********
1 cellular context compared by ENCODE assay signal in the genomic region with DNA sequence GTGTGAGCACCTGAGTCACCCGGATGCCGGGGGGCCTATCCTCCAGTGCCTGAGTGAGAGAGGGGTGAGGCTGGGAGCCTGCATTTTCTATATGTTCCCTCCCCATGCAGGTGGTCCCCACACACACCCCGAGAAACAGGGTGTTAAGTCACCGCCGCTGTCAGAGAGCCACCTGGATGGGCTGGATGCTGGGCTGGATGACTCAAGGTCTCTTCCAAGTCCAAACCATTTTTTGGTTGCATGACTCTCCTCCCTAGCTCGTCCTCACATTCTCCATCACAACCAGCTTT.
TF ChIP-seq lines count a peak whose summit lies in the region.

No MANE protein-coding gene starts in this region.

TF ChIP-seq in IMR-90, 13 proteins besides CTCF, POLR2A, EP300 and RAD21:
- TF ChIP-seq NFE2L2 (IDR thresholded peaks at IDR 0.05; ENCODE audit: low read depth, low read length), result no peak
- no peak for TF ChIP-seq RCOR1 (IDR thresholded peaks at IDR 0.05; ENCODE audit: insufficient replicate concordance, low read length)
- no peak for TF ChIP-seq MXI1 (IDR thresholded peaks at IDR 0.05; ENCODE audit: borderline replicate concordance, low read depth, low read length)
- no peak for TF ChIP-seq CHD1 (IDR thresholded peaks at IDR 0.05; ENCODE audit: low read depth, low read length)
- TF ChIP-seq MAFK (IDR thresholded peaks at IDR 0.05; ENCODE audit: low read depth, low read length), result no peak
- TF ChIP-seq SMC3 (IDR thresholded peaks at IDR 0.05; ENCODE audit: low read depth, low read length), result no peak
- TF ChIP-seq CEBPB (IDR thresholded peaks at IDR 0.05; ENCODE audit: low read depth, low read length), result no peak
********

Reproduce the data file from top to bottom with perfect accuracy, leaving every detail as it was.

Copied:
1 cellular context compared by ENCODE assay signal in the genomic region with DNA sequence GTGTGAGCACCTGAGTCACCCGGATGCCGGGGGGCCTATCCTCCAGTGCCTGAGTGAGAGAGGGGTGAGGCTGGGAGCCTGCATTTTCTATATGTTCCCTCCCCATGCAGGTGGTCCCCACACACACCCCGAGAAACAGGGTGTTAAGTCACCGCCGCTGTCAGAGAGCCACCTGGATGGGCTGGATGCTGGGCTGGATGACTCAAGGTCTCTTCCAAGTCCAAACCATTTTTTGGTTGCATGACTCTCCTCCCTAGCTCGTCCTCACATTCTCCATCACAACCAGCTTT.
TF ChIP-seq lines count a peak whose summit lies in the region.

No MANE protein-coding gene starts in this region.

TF ChIP-seq in IMR-90, 13 proteins besides CTCF, POLR2A, EP300 and RAD21:
- TF ChIP-seq NFE2L2 (IDR thresholded peaks at IDR 0.05; ENCODE audit: low read depth, low read length), result no peak
- no peak for TF ChIP-seq RCOR1 (IDR thresholded peaks at IDR 0.05; ENCODE audit: insufficient replicate concordance, low read length)
- no peak for TF ChIP-seq MXI1 (IDR thresholded peaks at IDR 0.05; ENCODE audit: borderline replicate concordance, low read depth, low read length)
- no peak for TF ChIP-seq CHD1 (IDR thresholded peaks at IDR 0.05; ENCODE audit: low read depth, low read length)
- TF ChIP-seq MAFK (IDR thresholded peaks at IDR 0.05; ENCODE audit: low read depth, low read length), result no peak
- TF ChIP-seq SMC3 (IDR thresholded peaks at IDR 0.05; ENCODE audit: low read depth, low read length), result no peak
- TF ChIP-seq CEBPB (IDR thresholded peaks at IDR 0.05; ENCODE audit: low read depth, low read length), result no peak